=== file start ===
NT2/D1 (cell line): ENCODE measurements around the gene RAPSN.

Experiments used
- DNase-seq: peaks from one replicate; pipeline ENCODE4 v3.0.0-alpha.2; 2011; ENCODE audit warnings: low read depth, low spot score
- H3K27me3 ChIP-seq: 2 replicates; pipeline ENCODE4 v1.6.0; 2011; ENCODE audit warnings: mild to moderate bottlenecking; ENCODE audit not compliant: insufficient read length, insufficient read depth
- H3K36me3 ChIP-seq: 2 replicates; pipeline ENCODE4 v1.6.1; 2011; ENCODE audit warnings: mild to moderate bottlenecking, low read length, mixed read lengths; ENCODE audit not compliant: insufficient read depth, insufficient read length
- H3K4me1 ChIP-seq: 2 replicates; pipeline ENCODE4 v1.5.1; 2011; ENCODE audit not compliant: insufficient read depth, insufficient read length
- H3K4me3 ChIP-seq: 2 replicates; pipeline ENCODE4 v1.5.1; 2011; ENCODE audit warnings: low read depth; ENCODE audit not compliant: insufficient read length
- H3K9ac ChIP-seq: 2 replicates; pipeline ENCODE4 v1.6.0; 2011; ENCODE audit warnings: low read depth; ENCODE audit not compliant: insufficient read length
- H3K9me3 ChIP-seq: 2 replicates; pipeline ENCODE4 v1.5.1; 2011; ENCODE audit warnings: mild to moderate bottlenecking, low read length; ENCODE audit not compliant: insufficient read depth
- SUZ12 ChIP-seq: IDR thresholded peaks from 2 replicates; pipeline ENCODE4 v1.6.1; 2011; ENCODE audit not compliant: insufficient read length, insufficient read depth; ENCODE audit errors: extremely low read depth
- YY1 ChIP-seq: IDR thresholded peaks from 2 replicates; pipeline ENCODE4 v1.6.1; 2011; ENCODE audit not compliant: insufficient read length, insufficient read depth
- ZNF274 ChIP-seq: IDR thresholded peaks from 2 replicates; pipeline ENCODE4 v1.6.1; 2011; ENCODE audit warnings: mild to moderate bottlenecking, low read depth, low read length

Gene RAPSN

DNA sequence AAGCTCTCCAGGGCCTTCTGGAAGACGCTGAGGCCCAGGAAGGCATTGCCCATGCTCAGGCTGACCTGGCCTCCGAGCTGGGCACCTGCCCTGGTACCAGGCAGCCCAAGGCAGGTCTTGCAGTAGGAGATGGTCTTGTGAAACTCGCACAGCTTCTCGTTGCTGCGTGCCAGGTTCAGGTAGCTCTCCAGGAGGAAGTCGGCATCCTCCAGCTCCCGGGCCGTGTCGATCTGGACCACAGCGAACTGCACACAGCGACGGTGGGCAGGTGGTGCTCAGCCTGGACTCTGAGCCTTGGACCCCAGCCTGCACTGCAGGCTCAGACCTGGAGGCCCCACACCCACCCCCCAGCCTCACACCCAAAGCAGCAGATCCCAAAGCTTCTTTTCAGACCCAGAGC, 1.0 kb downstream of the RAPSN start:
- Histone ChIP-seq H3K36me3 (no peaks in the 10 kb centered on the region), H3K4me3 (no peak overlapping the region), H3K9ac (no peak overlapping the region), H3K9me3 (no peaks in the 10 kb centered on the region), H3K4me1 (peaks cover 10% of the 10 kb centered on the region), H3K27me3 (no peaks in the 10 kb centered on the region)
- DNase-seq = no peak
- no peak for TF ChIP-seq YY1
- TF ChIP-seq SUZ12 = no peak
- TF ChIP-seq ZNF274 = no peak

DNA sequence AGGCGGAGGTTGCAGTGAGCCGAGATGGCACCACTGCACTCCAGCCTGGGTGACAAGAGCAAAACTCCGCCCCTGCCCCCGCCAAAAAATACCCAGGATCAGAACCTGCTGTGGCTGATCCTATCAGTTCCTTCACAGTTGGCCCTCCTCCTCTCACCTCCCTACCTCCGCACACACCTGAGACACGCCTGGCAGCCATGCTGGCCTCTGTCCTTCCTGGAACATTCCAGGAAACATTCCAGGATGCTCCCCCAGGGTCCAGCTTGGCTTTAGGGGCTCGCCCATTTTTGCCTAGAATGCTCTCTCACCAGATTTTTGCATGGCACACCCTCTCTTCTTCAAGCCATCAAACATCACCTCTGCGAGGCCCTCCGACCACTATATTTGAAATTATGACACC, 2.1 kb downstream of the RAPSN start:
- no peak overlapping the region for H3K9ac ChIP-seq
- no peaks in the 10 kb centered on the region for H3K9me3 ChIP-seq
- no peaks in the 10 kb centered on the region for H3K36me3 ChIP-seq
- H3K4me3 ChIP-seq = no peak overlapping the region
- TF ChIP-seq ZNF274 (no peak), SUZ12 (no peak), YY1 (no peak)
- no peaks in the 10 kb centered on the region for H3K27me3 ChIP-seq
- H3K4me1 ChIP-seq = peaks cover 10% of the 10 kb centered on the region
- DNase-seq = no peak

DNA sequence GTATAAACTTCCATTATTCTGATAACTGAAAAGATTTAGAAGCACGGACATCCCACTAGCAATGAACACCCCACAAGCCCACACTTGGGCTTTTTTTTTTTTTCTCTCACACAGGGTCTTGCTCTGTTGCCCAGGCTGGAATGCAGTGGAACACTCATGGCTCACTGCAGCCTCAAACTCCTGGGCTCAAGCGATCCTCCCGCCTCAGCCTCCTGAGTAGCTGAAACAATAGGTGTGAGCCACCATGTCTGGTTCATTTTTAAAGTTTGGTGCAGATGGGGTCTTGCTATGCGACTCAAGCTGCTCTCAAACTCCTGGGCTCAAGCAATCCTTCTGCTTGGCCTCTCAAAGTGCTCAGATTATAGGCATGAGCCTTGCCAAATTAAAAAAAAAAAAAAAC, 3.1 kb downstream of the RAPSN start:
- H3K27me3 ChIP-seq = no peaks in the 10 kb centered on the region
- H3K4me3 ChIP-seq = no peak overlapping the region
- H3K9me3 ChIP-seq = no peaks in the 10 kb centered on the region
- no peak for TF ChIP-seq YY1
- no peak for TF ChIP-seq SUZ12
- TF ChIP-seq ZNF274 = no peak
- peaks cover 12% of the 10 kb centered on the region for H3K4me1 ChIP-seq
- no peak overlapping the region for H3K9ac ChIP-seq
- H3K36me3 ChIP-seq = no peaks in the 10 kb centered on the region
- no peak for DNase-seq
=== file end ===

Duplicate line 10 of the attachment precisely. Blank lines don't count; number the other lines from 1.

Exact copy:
- SUZ12 ChIP-seq: IDR thresholded peaks from 2 replicates; pipeline ENCODE4 v1.6.1; 2011; ENCODE audit not compliant: insufficient read length, insufficient read depth; ENCODE audit errors: extremely low read depth